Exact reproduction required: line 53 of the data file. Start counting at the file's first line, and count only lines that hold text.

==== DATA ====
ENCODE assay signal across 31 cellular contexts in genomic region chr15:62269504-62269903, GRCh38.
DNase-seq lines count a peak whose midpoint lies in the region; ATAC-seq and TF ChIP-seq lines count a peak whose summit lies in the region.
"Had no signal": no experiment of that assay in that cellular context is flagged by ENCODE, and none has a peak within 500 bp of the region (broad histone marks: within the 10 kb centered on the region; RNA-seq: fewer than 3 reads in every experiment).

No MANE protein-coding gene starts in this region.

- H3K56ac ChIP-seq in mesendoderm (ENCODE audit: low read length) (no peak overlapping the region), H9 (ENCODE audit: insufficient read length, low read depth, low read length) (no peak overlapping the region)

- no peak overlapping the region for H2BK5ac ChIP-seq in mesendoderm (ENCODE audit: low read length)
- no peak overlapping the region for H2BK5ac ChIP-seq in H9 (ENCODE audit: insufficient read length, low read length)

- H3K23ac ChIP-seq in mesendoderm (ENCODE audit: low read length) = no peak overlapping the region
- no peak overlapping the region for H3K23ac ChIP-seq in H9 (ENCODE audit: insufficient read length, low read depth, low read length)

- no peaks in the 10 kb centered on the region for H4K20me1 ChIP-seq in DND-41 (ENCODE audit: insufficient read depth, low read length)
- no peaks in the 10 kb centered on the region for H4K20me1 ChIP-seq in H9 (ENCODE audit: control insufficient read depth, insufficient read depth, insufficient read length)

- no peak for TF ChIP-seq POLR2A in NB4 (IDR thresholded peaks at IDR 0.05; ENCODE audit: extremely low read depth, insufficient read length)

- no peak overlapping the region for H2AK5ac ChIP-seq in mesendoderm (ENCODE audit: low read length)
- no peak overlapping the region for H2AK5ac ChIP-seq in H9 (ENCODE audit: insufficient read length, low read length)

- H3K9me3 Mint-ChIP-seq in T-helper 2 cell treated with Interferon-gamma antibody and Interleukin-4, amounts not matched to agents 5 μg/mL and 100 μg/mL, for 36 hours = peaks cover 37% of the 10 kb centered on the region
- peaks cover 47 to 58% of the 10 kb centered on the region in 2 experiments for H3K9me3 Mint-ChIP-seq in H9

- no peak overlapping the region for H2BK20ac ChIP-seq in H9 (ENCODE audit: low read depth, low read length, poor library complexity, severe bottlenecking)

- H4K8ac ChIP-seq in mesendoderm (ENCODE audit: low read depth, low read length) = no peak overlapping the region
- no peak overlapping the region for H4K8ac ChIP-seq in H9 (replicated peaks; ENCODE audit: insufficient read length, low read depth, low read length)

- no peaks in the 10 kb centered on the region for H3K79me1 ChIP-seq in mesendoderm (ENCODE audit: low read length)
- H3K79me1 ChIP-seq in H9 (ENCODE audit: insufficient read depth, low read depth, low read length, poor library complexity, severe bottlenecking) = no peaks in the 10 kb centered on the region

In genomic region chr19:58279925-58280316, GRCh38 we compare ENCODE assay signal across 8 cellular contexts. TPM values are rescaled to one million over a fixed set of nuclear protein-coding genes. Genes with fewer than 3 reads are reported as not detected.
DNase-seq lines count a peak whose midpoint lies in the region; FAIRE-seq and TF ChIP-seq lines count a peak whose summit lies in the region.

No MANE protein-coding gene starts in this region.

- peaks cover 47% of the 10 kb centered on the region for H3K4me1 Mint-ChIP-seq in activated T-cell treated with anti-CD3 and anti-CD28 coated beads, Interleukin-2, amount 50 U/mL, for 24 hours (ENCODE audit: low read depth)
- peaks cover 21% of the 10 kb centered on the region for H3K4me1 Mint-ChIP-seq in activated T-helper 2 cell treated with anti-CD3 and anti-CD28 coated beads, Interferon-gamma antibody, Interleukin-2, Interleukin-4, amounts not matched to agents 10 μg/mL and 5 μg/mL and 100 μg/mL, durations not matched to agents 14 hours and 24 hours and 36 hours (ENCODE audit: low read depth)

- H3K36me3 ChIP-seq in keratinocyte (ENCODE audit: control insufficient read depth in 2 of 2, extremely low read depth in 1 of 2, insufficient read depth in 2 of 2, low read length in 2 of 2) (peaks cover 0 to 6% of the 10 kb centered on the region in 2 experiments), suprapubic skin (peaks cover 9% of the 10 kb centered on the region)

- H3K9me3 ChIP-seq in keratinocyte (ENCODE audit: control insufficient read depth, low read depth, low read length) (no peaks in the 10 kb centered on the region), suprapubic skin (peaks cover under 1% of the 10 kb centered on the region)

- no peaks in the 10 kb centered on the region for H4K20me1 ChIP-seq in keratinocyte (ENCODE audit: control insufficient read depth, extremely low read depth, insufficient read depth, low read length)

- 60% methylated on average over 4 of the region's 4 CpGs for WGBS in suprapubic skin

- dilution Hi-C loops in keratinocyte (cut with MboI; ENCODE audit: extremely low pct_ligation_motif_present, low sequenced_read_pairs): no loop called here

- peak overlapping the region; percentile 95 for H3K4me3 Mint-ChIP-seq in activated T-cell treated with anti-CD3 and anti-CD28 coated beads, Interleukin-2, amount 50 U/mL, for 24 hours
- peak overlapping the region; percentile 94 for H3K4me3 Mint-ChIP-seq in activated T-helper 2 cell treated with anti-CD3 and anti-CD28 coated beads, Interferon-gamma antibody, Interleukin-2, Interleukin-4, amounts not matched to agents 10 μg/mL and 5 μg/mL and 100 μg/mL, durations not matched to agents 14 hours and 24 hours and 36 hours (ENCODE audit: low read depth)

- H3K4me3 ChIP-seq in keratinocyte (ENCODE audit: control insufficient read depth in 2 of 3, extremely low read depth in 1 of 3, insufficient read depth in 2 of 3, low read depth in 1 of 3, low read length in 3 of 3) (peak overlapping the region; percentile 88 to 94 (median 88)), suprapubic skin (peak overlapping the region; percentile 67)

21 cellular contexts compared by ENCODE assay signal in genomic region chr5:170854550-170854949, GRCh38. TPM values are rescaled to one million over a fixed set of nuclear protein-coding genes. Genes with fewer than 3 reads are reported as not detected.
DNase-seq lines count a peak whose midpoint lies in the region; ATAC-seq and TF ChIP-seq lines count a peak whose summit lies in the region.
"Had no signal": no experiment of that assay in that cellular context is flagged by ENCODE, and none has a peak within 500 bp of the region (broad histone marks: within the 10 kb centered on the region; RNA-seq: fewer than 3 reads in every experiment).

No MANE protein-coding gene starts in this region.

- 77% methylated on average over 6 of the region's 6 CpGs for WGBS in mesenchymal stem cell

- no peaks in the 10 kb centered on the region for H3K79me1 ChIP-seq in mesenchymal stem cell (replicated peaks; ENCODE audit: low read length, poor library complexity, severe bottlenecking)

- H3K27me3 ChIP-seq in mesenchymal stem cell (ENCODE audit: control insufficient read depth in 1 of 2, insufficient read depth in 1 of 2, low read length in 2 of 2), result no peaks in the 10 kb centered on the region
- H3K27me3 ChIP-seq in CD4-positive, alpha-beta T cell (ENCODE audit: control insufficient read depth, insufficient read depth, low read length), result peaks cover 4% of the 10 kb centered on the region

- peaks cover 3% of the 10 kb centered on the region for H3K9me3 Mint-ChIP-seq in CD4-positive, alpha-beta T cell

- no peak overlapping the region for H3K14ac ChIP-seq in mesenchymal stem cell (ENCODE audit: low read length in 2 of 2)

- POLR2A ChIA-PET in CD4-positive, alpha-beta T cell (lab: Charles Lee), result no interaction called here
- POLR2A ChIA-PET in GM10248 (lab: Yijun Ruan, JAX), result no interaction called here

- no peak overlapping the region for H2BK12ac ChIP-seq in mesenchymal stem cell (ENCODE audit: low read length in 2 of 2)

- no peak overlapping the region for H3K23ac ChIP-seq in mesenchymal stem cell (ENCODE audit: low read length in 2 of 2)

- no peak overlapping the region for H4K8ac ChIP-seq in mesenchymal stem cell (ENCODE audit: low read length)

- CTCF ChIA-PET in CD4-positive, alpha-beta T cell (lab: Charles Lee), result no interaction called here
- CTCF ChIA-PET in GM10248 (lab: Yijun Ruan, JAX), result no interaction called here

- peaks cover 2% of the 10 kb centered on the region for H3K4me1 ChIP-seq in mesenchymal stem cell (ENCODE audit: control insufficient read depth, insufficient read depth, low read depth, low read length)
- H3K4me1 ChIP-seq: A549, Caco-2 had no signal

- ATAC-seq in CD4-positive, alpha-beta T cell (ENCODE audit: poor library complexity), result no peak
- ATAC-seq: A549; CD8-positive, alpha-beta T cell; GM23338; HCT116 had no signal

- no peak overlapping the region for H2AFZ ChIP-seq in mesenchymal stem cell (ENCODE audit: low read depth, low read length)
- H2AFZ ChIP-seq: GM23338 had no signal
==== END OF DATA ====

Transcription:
- H3K4me1 ChIP-seq: A549, Caco-2 had no signal